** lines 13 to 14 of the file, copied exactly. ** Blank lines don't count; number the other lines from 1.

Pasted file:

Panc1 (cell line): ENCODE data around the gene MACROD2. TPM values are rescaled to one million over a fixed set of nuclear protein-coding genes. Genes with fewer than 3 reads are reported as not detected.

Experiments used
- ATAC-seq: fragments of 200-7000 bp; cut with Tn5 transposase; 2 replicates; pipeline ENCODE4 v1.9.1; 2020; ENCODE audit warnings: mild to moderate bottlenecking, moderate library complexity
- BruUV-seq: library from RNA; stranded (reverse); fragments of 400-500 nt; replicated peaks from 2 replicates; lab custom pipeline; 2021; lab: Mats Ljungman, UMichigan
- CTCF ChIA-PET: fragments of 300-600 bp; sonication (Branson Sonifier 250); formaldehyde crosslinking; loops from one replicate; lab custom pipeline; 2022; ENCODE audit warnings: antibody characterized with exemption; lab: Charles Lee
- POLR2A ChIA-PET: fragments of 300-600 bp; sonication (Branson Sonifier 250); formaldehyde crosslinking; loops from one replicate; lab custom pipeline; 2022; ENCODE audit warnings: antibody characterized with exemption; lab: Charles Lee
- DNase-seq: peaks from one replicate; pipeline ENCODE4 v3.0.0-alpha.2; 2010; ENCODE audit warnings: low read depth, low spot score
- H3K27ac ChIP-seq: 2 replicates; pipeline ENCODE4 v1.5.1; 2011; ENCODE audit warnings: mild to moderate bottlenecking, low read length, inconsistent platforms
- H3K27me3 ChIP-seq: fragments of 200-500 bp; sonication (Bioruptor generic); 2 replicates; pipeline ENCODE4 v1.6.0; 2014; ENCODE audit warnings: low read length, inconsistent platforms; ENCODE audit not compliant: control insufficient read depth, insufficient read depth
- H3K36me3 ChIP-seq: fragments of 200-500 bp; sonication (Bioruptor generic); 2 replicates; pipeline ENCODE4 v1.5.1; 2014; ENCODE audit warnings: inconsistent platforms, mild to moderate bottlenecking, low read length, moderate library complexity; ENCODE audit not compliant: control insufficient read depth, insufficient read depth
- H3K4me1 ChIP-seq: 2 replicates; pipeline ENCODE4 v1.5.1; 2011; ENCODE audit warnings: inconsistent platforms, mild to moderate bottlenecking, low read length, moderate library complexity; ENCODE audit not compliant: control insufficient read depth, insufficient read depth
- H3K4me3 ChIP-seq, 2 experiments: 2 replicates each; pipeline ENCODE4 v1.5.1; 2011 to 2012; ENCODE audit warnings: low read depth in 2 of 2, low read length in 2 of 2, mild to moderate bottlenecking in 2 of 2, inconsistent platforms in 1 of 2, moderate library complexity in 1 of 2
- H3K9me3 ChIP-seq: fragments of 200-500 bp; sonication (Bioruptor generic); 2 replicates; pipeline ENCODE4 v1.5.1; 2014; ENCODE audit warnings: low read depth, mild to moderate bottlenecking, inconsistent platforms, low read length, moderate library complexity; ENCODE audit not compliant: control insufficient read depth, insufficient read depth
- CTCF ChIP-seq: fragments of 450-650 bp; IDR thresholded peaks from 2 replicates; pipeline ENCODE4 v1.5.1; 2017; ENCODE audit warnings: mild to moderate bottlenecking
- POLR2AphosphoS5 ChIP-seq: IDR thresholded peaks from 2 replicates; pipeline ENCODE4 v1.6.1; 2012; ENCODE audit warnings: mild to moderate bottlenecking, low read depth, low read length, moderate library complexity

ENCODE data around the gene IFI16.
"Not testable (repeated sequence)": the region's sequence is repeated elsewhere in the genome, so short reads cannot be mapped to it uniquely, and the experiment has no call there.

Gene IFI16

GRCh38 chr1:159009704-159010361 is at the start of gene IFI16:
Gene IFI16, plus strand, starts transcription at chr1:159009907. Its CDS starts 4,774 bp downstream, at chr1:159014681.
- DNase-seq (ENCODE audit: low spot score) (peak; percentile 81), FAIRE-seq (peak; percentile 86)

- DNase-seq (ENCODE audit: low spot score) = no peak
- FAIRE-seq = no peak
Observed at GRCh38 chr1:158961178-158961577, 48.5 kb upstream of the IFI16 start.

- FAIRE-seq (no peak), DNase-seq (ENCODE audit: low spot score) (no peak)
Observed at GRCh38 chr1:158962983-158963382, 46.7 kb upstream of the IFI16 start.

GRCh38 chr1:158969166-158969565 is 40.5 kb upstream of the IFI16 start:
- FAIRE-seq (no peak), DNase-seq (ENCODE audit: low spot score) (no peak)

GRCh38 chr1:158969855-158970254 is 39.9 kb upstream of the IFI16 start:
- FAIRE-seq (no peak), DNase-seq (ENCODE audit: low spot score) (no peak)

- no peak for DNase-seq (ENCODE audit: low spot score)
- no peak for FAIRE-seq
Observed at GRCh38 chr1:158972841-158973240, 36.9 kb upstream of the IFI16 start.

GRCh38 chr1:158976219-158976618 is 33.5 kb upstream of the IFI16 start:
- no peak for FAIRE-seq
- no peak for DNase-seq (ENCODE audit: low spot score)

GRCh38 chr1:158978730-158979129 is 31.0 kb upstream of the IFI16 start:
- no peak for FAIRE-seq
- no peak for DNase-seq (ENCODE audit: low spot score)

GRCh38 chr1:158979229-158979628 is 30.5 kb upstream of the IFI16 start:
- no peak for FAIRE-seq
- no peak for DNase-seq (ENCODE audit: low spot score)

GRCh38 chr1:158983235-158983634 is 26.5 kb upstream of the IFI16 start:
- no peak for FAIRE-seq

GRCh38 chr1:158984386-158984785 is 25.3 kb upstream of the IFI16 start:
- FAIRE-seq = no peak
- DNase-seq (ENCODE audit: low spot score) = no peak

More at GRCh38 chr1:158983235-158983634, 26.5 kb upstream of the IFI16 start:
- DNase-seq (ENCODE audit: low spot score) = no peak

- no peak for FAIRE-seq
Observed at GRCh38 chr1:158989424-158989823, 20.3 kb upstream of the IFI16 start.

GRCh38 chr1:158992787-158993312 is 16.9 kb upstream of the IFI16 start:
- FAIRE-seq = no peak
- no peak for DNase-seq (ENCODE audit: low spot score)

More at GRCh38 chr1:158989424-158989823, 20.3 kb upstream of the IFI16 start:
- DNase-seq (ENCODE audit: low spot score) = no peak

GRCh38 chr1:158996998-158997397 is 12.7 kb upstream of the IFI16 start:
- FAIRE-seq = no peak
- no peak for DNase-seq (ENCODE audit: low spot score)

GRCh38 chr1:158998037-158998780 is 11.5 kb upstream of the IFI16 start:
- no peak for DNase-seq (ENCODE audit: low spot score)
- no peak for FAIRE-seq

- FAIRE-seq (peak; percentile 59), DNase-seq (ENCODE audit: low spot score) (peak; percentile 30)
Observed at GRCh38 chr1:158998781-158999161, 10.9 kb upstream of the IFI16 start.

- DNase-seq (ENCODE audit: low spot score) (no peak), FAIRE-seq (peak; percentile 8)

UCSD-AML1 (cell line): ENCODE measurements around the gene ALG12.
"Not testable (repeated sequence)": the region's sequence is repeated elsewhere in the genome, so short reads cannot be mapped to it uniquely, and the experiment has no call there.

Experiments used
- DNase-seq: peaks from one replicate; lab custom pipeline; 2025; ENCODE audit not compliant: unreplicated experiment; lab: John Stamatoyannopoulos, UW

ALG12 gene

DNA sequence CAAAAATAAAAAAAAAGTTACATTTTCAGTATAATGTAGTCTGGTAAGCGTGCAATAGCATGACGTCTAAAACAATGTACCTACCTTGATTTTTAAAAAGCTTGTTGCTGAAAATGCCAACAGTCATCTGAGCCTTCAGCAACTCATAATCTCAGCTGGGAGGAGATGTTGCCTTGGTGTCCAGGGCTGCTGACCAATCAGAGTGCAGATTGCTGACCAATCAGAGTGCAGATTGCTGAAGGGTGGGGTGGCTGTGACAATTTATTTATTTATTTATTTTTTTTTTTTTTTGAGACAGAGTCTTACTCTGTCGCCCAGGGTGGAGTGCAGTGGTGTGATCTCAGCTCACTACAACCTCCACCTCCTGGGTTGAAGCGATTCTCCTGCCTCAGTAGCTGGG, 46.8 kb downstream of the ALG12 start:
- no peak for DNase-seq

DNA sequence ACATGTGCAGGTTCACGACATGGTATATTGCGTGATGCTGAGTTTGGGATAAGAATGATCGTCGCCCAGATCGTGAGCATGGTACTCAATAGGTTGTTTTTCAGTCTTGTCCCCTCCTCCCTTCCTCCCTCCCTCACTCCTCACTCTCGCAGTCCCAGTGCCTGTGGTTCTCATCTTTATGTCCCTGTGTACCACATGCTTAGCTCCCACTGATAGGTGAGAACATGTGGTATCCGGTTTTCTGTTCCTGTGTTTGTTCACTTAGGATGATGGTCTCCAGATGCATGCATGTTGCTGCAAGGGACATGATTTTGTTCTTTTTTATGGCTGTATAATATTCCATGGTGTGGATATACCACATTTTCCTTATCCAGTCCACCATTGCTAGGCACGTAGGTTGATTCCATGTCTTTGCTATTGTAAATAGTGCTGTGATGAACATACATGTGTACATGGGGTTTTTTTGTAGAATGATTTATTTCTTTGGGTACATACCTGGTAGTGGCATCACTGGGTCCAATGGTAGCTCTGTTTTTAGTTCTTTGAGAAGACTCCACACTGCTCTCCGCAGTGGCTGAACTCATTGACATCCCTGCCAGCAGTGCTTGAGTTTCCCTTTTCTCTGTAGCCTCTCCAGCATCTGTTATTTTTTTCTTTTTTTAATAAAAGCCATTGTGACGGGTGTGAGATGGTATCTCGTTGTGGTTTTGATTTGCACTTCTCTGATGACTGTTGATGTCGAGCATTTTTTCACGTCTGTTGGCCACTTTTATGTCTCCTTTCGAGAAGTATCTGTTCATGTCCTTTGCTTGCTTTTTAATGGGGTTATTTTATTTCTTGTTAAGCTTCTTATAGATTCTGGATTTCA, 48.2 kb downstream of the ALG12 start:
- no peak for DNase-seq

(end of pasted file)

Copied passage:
- H3K9me3 ChIP-seq: fragments of 200-500 bp; sonication (Bioruptor generic); 2 replicates; pipeline ENCODE4 v1.5.1; 2014; ENCODE audit warnings: low read depth, mild to moderate bottlenecking, inconsistent platforms, low read length, moderate library complexity; ENCODE audit not compliant: control insufficient read depth, insufficient read depth
- CTCF ChIP-seq: fragments of 450-650 bp; IDR thresholded peaks from 2 replicates; pipeline ENCODE4 v1.5.1; 2017; ENCODE audit warnings: mild to moderate bottlenecking